Bless Or Curse: How Top-Of-The Line Models Affect the Evaluation of Other Models

ABSTRACT - Two studies investigated how an extremely positive brand model (flagship) influences the evaluation of more moderate models. In Study 1 a flagship model elicited contrast in the evaluation of other more moderate models irrespective of whether these were of the same or a competitor brand. However, the contrast effect was eliminated for the same brand model when the shared brand-membership of the flagship and the more standard model was made salient. As a consequence the same brand model gained an advantage over a similar competitor. Study 2 provided evidence that by emphasizing the brand-membership of flagship and more moderate version the brand as a whole benefited which in turn favorably influenced any other brand member. Theoretically most noteworthy, Study 2 provided evidence that assimilation and contrast may not be exclusive to each other but may well work in parallel.



Citation:

Michaela Wanke and Herbert Bless (2001) ,"Bless Or Curse: How Top-Of-The Line Models Affect the Evaluation of Other Models", in AP - Asia Pacific Advances in Consumer Research Volume 4, eds. Paula M. Tidwell and Thomas E. Muller, Provo, UT : Association for Consumer Research, Pages: 275.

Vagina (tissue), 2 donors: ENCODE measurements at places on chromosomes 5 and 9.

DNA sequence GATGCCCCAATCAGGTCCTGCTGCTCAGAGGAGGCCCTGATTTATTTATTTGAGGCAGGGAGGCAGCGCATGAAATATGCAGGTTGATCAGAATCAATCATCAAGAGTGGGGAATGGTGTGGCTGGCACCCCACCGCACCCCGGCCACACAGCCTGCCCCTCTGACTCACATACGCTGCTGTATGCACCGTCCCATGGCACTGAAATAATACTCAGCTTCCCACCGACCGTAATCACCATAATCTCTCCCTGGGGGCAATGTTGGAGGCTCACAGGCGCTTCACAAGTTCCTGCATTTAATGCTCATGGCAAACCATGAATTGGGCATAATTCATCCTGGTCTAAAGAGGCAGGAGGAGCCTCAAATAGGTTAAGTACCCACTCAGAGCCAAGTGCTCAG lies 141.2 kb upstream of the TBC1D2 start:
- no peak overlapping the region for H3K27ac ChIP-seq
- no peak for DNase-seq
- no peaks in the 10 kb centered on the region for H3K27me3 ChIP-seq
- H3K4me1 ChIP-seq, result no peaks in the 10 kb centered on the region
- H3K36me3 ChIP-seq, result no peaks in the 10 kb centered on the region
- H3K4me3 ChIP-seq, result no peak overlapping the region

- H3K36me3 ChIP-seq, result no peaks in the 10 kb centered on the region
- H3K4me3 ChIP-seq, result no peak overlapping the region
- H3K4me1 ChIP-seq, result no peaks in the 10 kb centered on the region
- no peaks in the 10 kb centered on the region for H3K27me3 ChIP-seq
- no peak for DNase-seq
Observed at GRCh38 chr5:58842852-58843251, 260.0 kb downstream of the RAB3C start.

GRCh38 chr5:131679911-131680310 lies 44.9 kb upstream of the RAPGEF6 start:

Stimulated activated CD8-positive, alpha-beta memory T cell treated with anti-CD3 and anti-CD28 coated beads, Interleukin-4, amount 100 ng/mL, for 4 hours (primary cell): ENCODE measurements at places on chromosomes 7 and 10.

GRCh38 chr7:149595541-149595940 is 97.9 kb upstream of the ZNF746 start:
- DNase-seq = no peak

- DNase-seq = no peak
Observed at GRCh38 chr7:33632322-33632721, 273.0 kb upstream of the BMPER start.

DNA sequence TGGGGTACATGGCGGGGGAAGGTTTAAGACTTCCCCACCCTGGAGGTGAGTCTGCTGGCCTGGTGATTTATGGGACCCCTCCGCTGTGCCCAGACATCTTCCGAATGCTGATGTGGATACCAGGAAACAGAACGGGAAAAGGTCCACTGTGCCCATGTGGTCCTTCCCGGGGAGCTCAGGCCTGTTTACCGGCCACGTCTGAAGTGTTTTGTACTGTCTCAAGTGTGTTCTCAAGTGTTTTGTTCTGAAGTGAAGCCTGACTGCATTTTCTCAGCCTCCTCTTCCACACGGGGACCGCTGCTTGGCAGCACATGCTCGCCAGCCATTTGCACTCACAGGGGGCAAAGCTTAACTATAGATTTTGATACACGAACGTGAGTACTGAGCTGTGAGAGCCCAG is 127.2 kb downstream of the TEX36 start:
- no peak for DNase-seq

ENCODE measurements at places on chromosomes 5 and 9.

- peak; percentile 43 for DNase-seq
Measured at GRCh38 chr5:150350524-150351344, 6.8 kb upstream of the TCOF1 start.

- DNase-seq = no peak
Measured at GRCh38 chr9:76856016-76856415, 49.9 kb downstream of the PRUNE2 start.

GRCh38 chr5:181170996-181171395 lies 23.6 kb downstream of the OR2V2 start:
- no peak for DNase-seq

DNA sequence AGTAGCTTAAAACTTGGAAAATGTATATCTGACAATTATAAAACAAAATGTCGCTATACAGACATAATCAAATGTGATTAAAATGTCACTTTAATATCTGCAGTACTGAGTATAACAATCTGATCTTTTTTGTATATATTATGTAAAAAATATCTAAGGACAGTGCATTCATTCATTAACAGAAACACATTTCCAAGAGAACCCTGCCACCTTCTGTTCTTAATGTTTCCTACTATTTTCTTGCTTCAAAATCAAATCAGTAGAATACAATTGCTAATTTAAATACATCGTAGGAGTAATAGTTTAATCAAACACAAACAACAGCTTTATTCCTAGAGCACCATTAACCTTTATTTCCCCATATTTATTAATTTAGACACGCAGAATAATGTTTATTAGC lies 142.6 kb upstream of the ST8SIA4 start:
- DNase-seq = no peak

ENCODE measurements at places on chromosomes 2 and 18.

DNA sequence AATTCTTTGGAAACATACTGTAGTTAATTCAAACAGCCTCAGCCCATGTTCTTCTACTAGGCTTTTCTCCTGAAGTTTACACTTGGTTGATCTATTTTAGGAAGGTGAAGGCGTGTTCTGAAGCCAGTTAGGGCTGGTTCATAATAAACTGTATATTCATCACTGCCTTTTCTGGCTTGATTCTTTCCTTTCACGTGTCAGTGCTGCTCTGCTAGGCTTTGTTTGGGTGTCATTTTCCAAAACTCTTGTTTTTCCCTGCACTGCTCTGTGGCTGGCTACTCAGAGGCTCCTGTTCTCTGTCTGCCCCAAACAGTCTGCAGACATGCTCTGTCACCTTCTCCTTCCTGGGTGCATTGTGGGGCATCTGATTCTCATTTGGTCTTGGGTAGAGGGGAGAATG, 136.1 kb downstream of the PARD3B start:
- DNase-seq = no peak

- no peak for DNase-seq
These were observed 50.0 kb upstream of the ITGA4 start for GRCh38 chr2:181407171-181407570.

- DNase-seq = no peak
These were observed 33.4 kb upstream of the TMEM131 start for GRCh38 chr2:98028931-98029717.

Asia Pacific Advances in Consumer Research Volume 4, 2001      Page 275

BLESS OR CURSE: HOW TOP-OF-THE LINE MODELS AFFECT THE EVALUATION OF OTHER MODELS

Michaela Wanke, Universitat Heidelberg, Germany

Herbert Bless, Universitat Mannheim, Germany

ABSTRACT -

Two studies investigated how an extremely positive brand model (flagship) influences the evaluation of more moderate models. In Study 1 a flagship model elicited contrast in the evaluation of other more moderate models irrespective of whether these were of the same or a competitor brand. However, the contrast effect was eliminated for the same brand model when the shared brand-membership of the flagship and the more standard model was made salient. As a consequence the same brand model gained an advantage over a similar competitor. Study 2 provided evidence that by emphasizing the brand-membership of flagship and more moderate version the brand as a whole benefited which in turn favorably influenced any other brand member. Theoretically most noteworthy, Study 2 provided evidence that assimilation and contrast may not be exclusive to each other but may well work in parallel.

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Authors

Michaela Wanke, Universitat Heidelberg, Germany
Herbert Bless, Universitat Mannheim, Germany



Volume

AP - Asia Pacific Advances in Consumer Research Volume 4 | 2001



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